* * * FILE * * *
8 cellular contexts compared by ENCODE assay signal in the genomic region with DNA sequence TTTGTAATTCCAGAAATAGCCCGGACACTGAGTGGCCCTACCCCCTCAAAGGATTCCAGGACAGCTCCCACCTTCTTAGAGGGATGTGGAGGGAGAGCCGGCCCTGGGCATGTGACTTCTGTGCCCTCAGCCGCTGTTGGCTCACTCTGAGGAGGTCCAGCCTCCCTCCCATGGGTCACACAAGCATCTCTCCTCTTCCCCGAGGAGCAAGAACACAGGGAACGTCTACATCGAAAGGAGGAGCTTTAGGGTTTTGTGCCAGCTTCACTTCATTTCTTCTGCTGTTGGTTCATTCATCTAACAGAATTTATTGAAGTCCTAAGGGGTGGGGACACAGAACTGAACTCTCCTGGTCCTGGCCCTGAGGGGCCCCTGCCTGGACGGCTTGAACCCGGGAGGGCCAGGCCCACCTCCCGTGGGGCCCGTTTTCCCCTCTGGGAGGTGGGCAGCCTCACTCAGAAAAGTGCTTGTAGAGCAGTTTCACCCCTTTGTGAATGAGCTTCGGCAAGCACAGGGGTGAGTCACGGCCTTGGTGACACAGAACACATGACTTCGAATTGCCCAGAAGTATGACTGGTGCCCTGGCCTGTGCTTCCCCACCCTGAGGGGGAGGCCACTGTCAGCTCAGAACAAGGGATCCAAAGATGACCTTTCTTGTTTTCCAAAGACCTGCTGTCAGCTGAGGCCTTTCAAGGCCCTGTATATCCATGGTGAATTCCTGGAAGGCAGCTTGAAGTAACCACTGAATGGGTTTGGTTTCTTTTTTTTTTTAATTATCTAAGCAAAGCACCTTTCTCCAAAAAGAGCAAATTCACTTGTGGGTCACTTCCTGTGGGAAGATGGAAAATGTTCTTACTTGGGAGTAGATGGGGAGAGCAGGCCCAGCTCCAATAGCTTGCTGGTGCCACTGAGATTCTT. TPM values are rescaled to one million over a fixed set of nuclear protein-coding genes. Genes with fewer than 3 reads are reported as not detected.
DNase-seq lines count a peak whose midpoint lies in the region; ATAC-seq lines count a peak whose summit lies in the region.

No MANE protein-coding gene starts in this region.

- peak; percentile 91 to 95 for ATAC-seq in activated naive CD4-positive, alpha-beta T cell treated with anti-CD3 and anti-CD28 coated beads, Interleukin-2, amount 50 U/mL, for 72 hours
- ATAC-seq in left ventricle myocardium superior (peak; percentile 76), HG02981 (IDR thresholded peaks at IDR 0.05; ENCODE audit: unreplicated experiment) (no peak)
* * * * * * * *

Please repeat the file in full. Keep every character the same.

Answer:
8 cellular contexts compared by ENCODE assay signal in the genomic region with DNA sequence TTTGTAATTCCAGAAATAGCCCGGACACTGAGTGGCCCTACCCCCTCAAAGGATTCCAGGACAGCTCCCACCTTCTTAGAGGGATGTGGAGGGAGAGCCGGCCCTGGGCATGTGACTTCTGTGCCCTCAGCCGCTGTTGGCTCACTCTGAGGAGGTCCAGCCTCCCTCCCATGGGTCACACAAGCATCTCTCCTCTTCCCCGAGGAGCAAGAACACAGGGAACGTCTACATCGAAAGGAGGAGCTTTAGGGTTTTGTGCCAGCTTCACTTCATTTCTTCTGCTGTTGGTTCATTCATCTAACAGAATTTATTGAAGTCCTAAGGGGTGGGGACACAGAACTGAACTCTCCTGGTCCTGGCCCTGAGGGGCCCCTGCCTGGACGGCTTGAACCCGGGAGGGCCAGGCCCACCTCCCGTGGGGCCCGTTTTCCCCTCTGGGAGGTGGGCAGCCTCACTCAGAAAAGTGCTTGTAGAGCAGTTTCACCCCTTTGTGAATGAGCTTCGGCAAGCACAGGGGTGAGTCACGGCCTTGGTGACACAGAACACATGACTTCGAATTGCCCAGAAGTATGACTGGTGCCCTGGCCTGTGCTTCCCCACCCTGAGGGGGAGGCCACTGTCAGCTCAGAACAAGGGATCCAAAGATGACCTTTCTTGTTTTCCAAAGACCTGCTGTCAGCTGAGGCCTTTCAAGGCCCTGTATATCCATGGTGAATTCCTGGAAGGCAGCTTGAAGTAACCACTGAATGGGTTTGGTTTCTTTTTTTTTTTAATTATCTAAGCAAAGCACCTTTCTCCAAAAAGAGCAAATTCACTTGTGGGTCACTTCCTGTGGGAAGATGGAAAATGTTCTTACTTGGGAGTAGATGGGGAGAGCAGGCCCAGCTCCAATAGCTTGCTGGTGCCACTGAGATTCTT. TPM values are rescaled to one million over a fixed set of nuclear protein-coding genes. Genes with fewer than 3 reads are reported as not detected.
DNase-seq lines count a peak whose midpoint lies in the region; ATAC-seq lines count a peak whose summit lies in the region.

No MANE protein-coding gene starts in this region.

- peak; percentile 91 to 95 for ATAC-seq in activated naive CD4-positive, alpha-beta T cell treated with anti-CD3 and anti-CD28 coated beads, Interleukin-2, amount 50 U/mL, for 72 hours
- ATAC-seq in left ventricle myocardium superior (peak; percentile 76), HG02981 (IDR thresholded peaks at IDR 0.05; ENCODE audit: unreplicated experiment) (no peak)